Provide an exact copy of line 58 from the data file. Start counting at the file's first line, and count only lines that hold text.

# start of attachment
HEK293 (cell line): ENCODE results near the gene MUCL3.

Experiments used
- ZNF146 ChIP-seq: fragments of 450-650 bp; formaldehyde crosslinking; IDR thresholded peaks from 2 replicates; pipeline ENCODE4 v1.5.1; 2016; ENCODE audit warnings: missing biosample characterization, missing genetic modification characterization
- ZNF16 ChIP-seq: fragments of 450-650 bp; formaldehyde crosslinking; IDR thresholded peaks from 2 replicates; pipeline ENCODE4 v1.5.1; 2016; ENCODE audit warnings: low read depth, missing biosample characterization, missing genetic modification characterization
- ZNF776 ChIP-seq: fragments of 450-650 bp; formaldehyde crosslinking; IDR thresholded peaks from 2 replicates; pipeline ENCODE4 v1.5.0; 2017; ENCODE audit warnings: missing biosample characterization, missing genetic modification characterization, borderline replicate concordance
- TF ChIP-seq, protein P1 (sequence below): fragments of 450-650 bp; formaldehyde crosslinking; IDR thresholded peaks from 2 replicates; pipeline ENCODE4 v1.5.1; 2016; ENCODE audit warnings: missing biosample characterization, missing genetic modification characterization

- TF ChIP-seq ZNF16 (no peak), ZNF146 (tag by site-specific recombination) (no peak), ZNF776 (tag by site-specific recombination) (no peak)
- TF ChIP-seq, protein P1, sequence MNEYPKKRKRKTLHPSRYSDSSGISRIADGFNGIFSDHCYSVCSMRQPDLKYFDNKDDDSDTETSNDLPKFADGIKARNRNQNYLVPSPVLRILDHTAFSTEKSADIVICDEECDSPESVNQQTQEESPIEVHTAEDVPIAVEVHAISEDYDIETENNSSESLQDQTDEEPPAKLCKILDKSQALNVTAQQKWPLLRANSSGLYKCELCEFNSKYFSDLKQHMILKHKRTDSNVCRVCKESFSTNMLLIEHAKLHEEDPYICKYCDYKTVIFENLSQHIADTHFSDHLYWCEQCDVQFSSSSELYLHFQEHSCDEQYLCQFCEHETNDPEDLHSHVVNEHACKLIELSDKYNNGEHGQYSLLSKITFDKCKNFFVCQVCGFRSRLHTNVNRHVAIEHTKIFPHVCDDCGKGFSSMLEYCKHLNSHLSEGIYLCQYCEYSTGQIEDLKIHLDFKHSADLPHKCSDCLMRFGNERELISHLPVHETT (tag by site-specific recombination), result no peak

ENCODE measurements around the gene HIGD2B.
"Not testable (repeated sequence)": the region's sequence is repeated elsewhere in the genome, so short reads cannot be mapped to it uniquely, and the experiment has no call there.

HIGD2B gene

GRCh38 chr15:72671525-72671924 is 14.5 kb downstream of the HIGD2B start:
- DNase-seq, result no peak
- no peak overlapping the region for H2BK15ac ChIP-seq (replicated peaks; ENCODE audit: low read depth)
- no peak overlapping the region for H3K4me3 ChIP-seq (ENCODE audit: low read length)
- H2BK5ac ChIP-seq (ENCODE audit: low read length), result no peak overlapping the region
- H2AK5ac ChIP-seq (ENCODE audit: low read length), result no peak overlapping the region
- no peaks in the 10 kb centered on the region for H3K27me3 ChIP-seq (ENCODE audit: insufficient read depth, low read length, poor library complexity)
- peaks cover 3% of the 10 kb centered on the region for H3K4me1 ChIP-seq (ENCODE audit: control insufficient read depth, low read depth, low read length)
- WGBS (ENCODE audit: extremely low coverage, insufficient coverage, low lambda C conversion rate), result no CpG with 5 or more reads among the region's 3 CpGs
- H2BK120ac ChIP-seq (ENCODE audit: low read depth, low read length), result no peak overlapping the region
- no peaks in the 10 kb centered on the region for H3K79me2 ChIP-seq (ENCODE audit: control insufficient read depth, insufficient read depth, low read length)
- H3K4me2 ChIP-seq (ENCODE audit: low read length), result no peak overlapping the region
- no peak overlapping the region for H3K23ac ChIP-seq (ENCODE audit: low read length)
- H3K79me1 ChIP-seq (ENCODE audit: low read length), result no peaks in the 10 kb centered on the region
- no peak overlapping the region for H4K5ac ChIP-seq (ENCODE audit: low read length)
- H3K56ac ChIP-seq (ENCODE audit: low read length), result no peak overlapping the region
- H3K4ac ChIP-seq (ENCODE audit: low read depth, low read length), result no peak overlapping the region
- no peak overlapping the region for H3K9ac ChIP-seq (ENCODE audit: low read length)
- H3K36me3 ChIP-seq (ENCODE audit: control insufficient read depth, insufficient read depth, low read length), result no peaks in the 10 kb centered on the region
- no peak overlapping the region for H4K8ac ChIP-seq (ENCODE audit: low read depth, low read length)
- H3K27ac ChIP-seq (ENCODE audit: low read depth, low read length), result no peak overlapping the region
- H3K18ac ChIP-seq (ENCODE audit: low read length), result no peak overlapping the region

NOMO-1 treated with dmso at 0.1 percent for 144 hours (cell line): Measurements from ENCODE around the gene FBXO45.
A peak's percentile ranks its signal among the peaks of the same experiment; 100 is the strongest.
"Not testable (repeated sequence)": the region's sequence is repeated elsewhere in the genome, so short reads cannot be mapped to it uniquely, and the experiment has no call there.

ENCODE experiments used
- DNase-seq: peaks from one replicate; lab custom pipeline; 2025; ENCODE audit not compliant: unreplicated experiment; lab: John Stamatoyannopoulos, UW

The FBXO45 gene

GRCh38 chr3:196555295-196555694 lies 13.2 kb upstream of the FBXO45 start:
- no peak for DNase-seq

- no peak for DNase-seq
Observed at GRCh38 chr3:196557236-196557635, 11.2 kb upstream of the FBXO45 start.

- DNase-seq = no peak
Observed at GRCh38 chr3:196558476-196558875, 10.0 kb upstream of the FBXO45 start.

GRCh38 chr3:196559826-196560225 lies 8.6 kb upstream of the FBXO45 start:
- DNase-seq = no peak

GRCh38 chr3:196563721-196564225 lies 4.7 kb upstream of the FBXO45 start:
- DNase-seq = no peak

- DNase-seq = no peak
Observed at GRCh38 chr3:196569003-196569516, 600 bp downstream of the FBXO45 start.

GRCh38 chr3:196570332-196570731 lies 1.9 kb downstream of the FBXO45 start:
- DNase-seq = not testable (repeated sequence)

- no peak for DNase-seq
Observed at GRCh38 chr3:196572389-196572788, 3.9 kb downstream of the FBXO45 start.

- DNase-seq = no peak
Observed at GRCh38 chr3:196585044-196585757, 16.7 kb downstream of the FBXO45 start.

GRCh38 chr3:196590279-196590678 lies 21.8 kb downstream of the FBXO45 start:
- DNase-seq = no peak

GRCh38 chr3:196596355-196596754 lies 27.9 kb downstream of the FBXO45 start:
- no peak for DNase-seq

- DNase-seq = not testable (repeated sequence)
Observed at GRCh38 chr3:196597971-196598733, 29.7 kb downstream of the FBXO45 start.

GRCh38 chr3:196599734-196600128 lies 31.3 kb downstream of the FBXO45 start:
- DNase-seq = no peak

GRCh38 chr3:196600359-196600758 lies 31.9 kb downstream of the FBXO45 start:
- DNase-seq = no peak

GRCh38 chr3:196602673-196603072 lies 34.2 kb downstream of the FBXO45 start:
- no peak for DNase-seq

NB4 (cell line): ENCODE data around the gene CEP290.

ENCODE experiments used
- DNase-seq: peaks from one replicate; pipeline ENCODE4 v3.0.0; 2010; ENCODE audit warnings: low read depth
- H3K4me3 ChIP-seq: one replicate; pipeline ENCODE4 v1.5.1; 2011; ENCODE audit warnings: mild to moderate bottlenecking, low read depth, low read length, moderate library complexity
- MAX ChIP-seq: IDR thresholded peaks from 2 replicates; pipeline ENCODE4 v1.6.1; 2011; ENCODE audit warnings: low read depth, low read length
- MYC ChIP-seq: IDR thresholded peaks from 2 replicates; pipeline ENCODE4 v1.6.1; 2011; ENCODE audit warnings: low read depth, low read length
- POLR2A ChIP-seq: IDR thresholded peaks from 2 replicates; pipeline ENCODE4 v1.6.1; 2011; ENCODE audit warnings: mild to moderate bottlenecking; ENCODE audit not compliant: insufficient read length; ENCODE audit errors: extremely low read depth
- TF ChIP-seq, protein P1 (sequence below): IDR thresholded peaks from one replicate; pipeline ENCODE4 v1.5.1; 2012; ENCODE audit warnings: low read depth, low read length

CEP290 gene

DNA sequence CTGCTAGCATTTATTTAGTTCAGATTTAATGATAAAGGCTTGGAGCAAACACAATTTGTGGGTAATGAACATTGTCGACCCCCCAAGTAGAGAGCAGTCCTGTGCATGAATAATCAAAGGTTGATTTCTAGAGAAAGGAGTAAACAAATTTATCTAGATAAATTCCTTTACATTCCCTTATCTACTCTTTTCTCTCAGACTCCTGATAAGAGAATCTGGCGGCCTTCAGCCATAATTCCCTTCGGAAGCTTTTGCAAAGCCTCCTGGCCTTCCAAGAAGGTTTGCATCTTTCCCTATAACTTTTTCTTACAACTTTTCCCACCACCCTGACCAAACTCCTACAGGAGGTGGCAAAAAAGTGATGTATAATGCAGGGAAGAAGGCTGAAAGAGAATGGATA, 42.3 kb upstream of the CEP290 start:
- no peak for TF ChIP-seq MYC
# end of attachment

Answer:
GRCh38 chr3:196590279-196590678 lies 21.8 kb downstream of the FBXO45 start: